Apparently that’s the case over at the state Legislature where legislators are hanging up their elected careers and declining to run again.
Recent news reports said nearly 30 incumbent legislators are headed for the door and announced they will retire, won’t seek re-election or are running for another office. That’s a quarter of the 118 lawmakers up for re-election and includes 13 Republicans and 10 Democrats in the Assembly and four Republicans and three Democrats in the Senate.
With another couple of leave-takings, lawmakers could tie the record number of defections—32—and that was set in 1942 in the middle of World War II.
No doubt some voters will view this as a good thing—a chance for new blood in the Assembly and Senate chambers and a fresh start.
Perhaps, but others see it as a sad sign of the go-to-the-mat hyper-partisanship that has dominated the state Capitol for years and the harsh animosity between majority Republicans and minority Democrats for more than a decade.
Compromise has become a dirty word in Madison, if it is even uttered at all.
The Democratic exodus this year is perhaps understandable. Republicans have been effective in their election efforts and gained a lock on control of both the Senate and Assembly for a decade and they will likely extend that lock for another 10 years or longer, leaving the Democratic Party to a bit part in state government.
Democrats can’t take much satisfaction in that knowledge, knowing that any—except the most benign legislation that they propose will likely never get a public hearing or make it out of committee and will instead land in the round file at the end of Assembly Speaker Robin Vos’ desk.
That consigns them to a job of constituent services and feeble protests of Republican initiatives, hardly a satisfying career for a Democrat seeking to shape public policy.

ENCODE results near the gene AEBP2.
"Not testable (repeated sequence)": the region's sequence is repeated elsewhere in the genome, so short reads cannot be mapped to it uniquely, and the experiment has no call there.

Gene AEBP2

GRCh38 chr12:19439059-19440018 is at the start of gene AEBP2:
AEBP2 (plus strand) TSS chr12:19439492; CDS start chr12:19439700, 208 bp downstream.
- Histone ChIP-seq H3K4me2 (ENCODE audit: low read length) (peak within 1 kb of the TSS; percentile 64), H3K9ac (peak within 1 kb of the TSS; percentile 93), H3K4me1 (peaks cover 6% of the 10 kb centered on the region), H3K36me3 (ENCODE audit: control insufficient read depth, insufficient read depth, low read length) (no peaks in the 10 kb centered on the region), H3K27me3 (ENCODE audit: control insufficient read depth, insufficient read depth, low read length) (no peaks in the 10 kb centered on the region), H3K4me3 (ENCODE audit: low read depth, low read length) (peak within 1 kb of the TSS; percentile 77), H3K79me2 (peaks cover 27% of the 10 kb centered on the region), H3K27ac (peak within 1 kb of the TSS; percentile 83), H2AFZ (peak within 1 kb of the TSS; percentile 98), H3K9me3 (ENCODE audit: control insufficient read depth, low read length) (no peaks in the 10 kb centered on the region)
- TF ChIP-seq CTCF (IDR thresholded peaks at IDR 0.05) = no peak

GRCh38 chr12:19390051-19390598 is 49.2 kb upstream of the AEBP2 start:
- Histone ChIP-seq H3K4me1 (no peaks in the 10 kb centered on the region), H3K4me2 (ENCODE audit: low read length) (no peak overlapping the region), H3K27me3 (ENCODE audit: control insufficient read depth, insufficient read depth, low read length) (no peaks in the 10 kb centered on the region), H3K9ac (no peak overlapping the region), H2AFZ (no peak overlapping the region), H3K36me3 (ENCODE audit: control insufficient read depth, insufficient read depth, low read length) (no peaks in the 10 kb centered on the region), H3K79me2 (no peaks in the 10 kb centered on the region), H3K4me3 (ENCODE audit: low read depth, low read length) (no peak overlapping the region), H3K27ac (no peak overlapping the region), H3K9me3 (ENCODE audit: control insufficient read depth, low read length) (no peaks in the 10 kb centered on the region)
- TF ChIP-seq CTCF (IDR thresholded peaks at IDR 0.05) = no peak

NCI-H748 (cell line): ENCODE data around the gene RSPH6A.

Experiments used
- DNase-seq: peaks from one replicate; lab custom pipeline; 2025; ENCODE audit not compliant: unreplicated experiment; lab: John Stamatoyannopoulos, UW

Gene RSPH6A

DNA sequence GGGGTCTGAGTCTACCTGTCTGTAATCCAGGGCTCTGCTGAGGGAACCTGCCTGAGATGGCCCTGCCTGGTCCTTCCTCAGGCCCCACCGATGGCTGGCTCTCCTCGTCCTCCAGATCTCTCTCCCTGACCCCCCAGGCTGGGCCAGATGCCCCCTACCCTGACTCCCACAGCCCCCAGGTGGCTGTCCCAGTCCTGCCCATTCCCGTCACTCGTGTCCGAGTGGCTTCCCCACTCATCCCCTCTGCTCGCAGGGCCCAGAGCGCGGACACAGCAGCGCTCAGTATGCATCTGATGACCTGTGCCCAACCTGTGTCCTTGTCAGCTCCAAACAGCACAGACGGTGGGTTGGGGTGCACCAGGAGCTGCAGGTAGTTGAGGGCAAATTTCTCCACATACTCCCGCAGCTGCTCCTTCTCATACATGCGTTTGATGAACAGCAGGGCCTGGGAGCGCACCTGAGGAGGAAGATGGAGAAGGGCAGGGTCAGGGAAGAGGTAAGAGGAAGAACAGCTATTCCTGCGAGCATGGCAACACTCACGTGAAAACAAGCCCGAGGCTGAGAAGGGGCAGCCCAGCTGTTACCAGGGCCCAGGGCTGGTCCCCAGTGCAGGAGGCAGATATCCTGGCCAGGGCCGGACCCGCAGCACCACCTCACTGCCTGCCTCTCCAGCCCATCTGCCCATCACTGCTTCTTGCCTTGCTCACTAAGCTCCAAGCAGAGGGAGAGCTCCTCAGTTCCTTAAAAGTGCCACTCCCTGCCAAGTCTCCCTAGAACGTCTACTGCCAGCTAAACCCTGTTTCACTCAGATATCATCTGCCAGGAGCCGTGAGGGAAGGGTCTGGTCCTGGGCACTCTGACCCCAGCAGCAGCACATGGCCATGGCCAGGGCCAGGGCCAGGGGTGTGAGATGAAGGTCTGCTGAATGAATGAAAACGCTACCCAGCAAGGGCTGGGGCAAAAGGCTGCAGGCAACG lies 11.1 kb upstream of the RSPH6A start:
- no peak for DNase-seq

A good share of the blame for that has to go to Gov. Tony Evers and his running feud with GOP lawmakers. That has hardly set the stage for conciliatory legislation and compromise and hasn’t opened any doors for Democrat legislators to advance their issues.
What is remarkable this year is the high number of Republican departures—even as the GOP is eyeing the election ouster of Democrat Gov. Tony Evers, which would give it control of not only the Legislature, but the governor’s office as well—giving Republicans full control of state government. And they might not even have to defeat Evers to do that; Republicans stand on the cusp of securing super-majorities in the Senate and Assembly, which would allow them to override Evers’ vetoes.
The departure of Republican lawmakers—even as they stand on the edge of full control of state government—is fueled in part by a splintering of the GOP between more moderate Republicans and the farther right Trump base, part of which is still demanding the Legislature overturn Trump’s defeat in the 2020 presidential elections, which they believe was stolen and want election laws tightened.
One of those Republicans headed for the door is 12-year state Sen. Kathy Bernier, a former Chippewa County clerk, who took harsh criticism from her own party for defending local clerks election performance and criticized Speaker Vos for his decision to hire retired state Supreme Court Justice Michael Gableman to investigate the election. That prompted Gableman to call on Bernier to resign.
Bernier said she was ready to quit anyway, but the GOP attacks made her decision easy. “After getting the slings and arrows from people in my own caucus … they came to realize that there was nothing they could say or do or no bill they could write that would make the Trumpians happy.”
Another 12-year Republican lawmaker hanging it up is Assembly Majority Leader Jim Steineke who decided in January he would not seek another term. Steineke drew criticism from a faction of Assembly Republicans when he, Vos, and other GOP leaders refused to decertify Biden’s election, saying it couldn’t be done.
“There’s a segment of our citizenry that is incredibly frustrated and looking for an outlet and often times elected officials become an outlet for that frustration,” Steineke said.
Not even Speaker Vos—who was referred to as the “shadow governor” only a year or so ago, has been immune from the attacks within his own party. While he appointed Gableman to head up an election probe, they have since had a public falling out as Vos tried to get Gableman to wrap up his job in April—but then extended his contract. Gableman recently appeared at an election reform rally on the Capitol steps featuring many of Vos’ critics during which Vos was called a RINO (Republican in name only) by someone in the crowd. The speaker before Gableman, Adam Steen, who is running against Vos for his Assembly seat, said “RINO is a nice word. I prefer the word ‘treasonous traitor.”’
That’s the state of Wisconsin politics today.
Democrats could soon be mere footnotes in state government, but Republicans have to guard against splintering and may have to accommodate their pro-Trump elements which could drive state government even farther to the right.
It’s a fascinating dynamic that could shape the future of Wisconsin politics for a decade or more.